Bill was over the moon to hear that my dad was back in good health. It was late fall and the weather change had me fighting a sinus infection and I accepted the fact that I would suffer from allergies until the summer. Bill was still fighting with his ailments, these constant attacks that shortened his breath and made his body rattle and cough until he threw up. My morning office-door visits from Bill were not happening everyday because he was spending more and more time at home in bed, supposedly recovering from recurring bouts of pneumonia. His doctors were constantly running him through test after test after test after test until they finally discovered what was making him so sick and I discovered that I wasn’t carrying around useless information in my brain, after all. I felt it in my stomach almost as soon as I realized what had happened when my father’s cancer was removed. Somehow, and for some awful reason, it fell on Bill. And now I was burdened with the task of telling my father that Bill had been diagnosed with a rare form of leukemia.

The roles were reversed now. My father had started attending church a short time after learning of his diagnosis and I started praying for Bill and his family. We were all aware that Bill had been fighting off something for almost a year, probably even since last Christmas. Bill was too sick to get out of his house for any reason other than doctors appointments. After my father moved on from the Plantation and took his new job, the three of us planned on having lunch. That turned into the three of us planning to plan on having lunch. Cancer came in and ruined it for all of us. I kept my hopes up though and figured I would just wait until Bill got better, until the doctors removed his cancer and it fell onto somebody else. It was only a matter of time and I thought I had all the time in the world. I thought Bill had all the time in the world. How wrong we were.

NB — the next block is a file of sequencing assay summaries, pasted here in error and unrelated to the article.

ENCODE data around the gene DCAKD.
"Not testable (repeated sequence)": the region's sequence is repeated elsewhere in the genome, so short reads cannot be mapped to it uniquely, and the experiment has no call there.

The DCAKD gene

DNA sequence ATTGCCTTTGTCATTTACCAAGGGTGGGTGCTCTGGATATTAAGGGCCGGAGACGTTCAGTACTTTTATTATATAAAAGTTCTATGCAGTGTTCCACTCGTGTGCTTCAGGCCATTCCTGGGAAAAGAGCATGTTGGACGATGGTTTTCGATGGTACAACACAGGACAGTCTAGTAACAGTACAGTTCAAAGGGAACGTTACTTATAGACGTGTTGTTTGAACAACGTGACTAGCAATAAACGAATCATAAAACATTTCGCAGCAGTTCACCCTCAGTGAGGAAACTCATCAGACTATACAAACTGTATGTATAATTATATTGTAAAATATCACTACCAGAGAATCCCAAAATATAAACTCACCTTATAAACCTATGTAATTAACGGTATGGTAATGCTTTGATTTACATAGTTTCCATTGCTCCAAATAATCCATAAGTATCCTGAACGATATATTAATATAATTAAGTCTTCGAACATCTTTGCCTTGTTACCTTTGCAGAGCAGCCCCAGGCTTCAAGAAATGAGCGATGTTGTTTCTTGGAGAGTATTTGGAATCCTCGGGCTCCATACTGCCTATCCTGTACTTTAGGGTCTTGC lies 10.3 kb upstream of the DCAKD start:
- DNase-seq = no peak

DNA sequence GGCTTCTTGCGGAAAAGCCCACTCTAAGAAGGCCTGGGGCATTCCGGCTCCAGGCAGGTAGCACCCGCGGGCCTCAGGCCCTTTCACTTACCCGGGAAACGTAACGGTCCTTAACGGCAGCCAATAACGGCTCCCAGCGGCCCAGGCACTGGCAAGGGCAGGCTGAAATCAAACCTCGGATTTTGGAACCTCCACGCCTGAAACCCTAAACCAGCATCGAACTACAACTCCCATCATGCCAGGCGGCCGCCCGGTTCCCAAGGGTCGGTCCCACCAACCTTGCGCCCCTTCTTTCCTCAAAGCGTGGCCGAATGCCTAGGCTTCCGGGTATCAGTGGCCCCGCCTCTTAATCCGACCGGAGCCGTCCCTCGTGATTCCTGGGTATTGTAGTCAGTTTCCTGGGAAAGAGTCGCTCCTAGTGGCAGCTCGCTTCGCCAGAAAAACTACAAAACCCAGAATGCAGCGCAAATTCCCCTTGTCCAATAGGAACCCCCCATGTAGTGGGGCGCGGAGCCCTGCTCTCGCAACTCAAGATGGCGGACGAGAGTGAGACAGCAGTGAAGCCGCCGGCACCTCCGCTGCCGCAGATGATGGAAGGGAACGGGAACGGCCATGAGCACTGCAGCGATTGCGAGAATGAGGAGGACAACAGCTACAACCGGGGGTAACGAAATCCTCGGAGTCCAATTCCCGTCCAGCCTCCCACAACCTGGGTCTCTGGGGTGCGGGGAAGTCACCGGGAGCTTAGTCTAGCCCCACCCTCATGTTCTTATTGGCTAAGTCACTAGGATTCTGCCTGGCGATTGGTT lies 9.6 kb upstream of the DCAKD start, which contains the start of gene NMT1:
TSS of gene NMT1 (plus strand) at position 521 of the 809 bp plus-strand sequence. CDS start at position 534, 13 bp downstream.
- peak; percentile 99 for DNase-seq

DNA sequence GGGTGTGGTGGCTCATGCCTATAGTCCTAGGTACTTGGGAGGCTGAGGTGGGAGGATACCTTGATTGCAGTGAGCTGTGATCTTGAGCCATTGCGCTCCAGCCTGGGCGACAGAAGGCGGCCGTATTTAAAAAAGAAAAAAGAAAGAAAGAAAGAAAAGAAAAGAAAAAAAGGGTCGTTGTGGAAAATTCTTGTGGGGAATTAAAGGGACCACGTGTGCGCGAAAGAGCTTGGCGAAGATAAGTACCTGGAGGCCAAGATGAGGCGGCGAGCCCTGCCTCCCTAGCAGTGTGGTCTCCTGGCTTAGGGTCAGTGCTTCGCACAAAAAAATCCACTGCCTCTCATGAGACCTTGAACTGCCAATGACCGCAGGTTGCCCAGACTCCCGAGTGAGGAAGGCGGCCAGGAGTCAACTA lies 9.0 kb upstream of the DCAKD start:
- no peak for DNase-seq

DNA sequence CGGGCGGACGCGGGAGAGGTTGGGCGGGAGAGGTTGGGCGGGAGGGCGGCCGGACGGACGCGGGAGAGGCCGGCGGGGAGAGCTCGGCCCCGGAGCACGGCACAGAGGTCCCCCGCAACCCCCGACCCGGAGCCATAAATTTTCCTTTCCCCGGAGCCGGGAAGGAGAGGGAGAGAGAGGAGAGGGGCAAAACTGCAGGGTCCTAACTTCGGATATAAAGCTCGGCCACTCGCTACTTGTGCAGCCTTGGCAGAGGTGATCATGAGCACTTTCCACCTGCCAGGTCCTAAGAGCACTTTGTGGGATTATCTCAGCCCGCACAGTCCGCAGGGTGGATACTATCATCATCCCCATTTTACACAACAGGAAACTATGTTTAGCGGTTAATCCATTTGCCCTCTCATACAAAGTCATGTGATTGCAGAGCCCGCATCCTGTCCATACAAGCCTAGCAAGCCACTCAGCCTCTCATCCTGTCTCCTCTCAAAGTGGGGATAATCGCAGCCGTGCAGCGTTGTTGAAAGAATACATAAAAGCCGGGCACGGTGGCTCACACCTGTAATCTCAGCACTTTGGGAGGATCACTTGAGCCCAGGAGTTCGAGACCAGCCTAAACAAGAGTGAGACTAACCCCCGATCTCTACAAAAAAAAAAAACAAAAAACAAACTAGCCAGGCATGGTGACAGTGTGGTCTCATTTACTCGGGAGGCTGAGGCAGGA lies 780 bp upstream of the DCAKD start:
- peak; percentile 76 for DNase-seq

Eight weeks after Bill’s diagnosis, I received a phone call. That phone call. “Bill’s gone.” Those two words were all I needed to start me off in a shouting match with God and curse his name for causing Bill and his family so much pain, to make him suffer so badly that I couldn’t even have lunch with him. That he and my father would never be able to laugh together at each other’s stupid jokes. That Bill would not be around anymore to encourage me to finish college, to get that degree, to do it for my daughter. I just wanted one hour to take him out to lunch. I had promised this to him and I hadn’t come through, even when he probably needed it the most. My only hope is that he knew how much he meant to my father and me, how much it meant that he would spend his lunch break poring over college classes and degree audits for me. And I wasn’t even his daughter. I was just someone he happened to work with.

UPDATE: My father receives consistently positive (as in Yay!) test results during his cancer screenings. I received my associate's degree in December of 2008. Once I had that piece of paper in my hand, I looked up at the sky and gave a little smile to Bill. I haven't given up on a bachelor's degree. Thank you, Bill.